I’ve never quite been one for things like school pride. I went to a building, I got a degree, and now I’m done. It’s over. That time of my life is done. Insulting it then or now has no bearing on what I accomplished there or here.
It’s kind of the same reason I don’t buy into sports rivalries that don’t involve individuals. The longstanding Dallas Cowboys and Washington Redskins rivalry, for instance, doesn’t make sense once you consider that all the original folks involved are either dead or a nonfactor at this point. The rivalry lingers largely because of fans and players that grew up with it and seemingly live and die by “we’ve always done it that way.”
So I may not be the best person to analyze this, but throwing around die-hard allegiances to video game consoles—especially those that don’t even exist for the public yet—is absolute nonsense. It happens, of course, for the current and past generations of consoles as well, but years of filtering feelings through objectivity have clarified many opinions. (The N64, for example, was kind of trashy but hot damn those games.)
Being fans of companies is even somewhat understandable on a certain level, though the parallel problems of sports fandom persists here as well; an ever-shifting landscape of management, ownership, and players erodes the logical foundation of athletic loyalty. The people that run console manufacturers come and go, as do those of other companies. Would you still hold Apple’s design aesthetics in such high regard if Jony Ive wasn’t there?
But loving the shit out of the PlayStation 4 before you’ve even put hands on it is absolutely bonkers. Praising the virtues of the Xbox One when you’ve only seen it in streaming press conferences is lunacy. Assumptions can be made, sure, like they will be functional pieces of technology upon purchase and that the list of features are not a list of lies. But as to the quality of both the hardware and software along with developer relations goes unseen.
If you recall, Sony basically mopped the floor with Microsoft with both its announcement event and following press conferences. Their PlayStation 4 had all the features that, on paper, the Xbox One did not have or did not tell us. It didn’t have to be always online, it didn’t block used games, and it was cheaper. Fans rallied around these pillars of superiority and never looked back.
Now, it seems that Microsoft has somewhat of an upper hand. The Xbox One’s launch lineup seems to be quite a bit stronger (and less diminishing) and most of the things you thought the PlayStation 4 would be able to give you lies behind a day-one—and beyond—patch. At least among those in the industry, favor has shifted to Redmond.
But make no mistake, as this is still a fealty based on assumptions and guesswork. It’s a leap of faith that either of these consoles will do what their PR says they will. (To be fair, though, from what I’ve seen, read, and played, it’s all mostly true.) So those that still strive to turn making mountains from molehills into their day job, they grab onto the slimmest chance of object fact.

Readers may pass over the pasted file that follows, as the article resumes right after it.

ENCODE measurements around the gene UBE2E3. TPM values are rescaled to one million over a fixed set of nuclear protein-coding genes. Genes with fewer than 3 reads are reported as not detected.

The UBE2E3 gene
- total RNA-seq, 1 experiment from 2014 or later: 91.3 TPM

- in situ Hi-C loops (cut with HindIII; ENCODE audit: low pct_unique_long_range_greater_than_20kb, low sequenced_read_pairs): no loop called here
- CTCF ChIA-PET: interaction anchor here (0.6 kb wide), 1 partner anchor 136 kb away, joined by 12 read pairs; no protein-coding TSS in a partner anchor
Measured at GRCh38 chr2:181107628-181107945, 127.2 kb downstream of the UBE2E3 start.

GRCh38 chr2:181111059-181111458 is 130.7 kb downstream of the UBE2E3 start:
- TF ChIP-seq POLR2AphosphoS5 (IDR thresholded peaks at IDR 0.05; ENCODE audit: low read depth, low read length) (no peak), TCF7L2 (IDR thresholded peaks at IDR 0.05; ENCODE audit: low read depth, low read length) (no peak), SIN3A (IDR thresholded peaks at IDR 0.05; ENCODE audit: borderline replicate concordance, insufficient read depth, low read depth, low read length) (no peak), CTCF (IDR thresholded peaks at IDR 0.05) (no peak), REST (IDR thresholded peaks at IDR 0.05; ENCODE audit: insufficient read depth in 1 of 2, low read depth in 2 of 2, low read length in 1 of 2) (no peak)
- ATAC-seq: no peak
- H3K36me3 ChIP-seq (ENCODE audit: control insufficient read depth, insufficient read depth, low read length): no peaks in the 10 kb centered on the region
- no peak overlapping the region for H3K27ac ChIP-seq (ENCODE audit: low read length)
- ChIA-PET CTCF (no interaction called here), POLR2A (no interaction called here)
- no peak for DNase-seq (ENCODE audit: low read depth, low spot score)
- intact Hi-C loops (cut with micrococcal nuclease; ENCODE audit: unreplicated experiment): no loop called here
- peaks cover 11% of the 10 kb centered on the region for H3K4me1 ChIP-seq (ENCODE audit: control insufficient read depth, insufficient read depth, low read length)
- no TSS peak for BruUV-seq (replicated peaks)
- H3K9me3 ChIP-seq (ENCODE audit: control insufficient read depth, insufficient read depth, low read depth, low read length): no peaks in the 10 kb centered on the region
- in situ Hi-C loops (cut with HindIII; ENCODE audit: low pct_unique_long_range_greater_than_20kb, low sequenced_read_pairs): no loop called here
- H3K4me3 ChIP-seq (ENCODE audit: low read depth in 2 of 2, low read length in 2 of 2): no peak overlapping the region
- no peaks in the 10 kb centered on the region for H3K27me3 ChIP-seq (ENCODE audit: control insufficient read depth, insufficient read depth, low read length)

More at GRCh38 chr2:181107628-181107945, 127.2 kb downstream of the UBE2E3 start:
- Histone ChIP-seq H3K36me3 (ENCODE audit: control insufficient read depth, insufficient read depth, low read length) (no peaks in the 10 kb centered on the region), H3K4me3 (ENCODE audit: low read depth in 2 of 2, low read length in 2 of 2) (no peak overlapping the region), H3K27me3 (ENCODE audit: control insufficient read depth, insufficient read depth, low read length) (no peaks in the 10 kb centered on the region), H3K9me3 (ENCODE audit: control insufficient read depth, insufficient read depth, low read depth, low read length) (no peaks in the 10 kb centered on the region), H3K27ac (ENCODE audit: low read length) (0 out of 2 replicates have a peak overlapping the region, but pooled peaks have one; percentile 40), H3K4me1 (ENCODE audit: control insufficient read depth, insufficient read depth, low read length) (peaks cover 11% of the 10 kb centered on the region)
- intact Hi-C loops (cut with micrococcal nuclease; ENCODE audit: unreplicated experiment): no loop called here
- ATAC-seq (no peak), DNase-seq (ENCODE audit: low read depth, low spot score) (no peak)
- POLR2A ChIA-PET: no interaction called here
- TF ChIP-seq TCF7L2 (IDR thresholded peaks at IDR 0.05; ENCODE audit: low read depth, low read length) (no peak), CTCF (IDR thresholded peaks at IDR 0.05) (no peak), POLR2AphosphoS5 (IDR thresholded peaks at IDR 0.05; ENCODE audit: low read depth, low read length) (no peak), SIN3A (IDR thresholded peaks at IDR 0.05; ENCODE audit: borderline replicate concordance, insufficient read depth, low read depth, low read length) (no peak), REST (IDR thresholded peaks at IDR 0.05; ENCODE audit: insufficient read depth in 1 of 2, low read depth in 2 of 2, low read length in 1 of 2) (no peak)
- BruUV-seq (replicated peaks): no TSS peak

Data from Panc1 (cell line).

This is how you end up with comments on news stories and video reviews of next-gen games that dissect the graphics because that’s all they have at this point. It’s hard proof that these textures on this console are higher resolution than the ones on this console. It’s undeniable that the framerates are better here than they are there.
And they aren’t wrong. Those are, indeed, facts in some cases, despite the inanity and aggression they are asserted in the face of none of it mattering at all. The differences are often indiscernible to most people that aren’t part of an organization called the Digital Foundry, and yet they cling. Rose and Jack be damned they cling.
No matter how hard they never let go, though, it doesn’t matter. Not this early, anyways. Do you remember how butt ugly PlayStation 2 games were when they first came out? Now do you remember how great Ratchet & Clank: Up Your Arsenal Looked when it came out? It’s a lifecycle for a reason; it grows and evolves. (Besides, how are graphics the biggest deciding factor for a game’s quality? Stop thinking that.)
The same goes for services and features. The PlayStation 3 was far and away an inferior product when it came up against the Xbox 360. From its social interactivity to its online store to its appeal to developers, it was worse. At best, you could say PSN was free. But then Sony added chat and trophies and made PlayStation Plus a heck of a deal and cleaned up its act and managed to attract some amazing indie games.
Yet those loyalties persist. Those that live and breathe Sony, Microsoft, and Nintendo will never give up the noble quest of educating the fools around them. It should be an objective evaluation, a rolling and shifting line of top quality. Arguing in comments over non-final software and hardware and comparing screenshots of different builds is going to get you nowhere. Or at least nowhere that matters.